Kira D. Patty

Date of Award


Document Type


Degree Name

Doctor of Philosophy (PhD)


Optical Science and Engineering

Committee Chair

Seyed M. Sadeghi

Committee Member

Don A. Gregory

Committee Member

Joseph Geary

Committee Member

Lingze Duan

Committee Member

Abdalla Elsamadicy


Quantum dots., Semiconductor nanocrystals.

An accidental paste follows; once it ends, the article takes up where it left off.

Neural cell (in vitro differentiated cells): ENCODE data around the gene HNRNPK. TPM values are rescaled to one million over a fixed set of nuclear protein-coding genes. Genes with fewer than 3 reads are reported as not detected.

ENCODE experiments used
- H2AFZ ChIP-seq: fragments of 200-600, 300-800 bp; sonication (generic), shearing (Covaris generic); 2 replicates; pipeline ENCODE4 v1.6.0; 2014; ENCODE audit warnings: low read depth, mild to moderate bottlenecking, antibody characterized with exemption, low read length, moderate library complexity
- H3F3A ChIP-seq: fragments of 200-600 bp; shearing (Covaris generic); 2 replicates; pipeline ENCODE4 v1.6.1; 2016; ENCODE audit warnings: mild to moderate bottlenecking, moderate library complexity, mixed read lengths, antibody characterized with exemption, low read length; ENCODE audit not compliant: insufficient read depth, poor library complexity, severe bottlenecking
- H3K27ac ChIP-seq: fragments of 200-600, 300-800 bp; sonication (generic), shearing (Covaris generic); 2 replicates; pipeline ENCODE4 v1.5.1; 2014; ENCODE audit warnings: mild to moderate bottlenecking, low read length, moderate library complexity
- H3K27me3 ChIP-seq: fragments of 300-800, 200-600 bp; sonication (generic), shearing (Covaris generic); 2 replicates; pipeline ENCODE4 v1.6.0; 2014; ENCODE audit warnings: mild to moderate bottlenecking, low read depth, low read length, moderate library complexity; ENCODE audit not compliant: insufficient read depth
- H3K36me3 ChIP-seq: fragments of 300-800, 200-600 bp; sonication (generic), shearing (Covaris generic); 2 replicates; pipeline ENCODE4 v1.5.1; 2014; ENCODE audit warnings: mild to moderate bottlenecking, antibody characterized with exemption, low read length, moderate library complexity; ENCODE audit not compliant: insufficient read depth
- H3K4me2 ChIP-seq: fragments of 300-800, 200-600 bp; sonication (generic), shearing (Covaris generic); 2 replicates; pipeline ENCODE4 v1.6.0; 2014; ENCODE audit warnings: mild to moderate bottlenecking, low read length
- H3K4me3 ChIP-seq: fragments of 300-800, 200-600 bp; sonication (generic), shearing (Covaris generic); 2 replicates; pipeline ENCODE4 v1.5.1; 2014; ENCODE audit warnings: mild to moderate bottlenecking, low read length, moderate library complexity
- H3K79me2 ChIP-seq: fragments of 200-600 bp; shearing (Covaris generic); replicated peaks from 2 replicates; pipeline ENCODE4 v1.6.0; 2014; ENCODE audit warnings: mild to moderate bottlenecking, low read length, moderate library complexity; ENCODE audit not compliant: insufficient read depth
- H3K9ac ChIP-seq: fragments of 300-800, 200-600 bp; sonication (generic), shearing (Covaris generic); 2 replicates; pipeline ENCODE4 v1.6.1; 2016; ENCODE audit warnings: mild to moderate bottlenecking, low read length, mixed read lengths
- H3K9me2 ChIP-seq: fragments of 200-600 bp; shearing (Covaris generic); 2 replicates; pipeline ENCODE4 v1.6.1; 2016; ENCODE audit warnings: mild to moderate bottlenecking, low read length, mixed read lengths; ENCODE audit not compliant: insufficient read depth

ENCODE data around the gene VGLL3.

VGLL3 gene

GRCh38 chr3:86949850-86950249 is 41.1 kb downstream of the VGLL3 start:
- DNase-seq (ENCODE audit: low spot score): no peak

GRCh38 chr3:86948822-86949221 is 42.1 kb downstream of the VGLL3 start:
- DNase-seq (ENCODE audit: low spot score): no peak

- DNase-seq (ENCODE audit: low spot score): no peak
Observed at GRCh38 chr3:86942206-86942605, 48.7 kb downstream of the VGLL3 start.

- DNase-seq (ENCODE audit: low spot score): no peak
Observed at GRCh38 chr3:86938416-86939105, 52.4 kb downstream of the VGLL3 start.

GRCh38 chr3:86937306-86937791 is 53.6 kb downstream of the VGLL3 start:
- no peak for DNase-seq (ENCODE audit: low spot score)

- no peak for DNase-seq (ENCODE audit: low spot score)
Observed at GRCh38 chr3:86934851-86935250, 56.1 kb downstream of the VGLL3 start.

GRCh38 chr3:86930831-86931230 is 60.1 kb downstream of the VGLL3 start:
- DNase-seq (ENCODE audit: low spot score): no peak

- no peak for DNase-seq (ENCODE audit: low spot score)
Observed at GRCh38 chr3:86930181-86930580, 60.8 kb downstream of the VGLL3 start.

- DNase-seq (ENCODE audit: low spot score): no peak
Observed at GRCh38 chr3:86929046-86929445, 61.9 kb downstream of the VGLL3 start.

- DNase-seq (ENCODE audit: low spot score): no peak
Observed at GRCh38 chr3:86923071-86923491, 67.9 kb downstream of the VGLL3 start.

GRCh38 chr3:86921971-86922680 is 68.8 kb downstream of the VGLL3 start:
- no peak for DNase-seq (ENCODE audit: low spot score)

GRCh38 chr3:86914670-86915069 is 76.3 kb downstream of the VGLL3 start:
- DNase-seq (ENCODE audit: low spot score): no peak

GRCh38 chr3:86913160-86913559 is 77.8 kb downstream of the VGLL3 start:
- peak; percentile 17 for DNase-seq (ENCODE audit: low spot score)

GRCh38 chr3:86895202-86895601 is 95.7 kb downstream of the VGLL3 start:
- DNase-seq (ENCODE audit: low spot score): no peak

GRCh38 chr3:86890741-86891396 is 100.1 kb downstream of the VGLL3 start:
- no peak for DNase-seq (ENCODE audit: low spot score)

Quantum dots (QDs) are semiconductor nanocrystals that self-assemble from solution and come in a variety of shapes, sizes, and materials. Due to their extremely small sizes, QDs exhibit atom-like quantum mechanical properties that make them highly desirable for many applications and for fundamental research in quantum mechanics. Further, when continuously irradiated, the intensity of QD emissions can increase over time; a phenomenon referred to as photo-induced fluorescence enhancement (PFE). For almost every application that deals with the optics of QDs, the enhancement of their quantum efficiency and control of their photoluminescence properties is highly desirable. This research explores how the presence of a metal oxide can alter the photoluminescence of CdSe-based colloidal QDs. The results show that certain QDs can become dramatically brighter when a metal oxide is present and this brightening occurs at the single QD level. Further, the results demonstrate that different metal oxides can interact uniquely with different types of QD structures. These effects were analyzed in terms of the photo-induced processes that drive PFE within the QDs and how those processes can be altered by the photo-catalytic properties of the metal oxides. In particular, this research shows that a metal oxide can act to stabilize the fluorescence of certain QDs over time even under conditions that generally lead to a reduction in the QDs' brightness. These results are unprecedented in the literature and represent a critical first step toward developing new techniques to tailor the photoluminescence of colloidal QDs.



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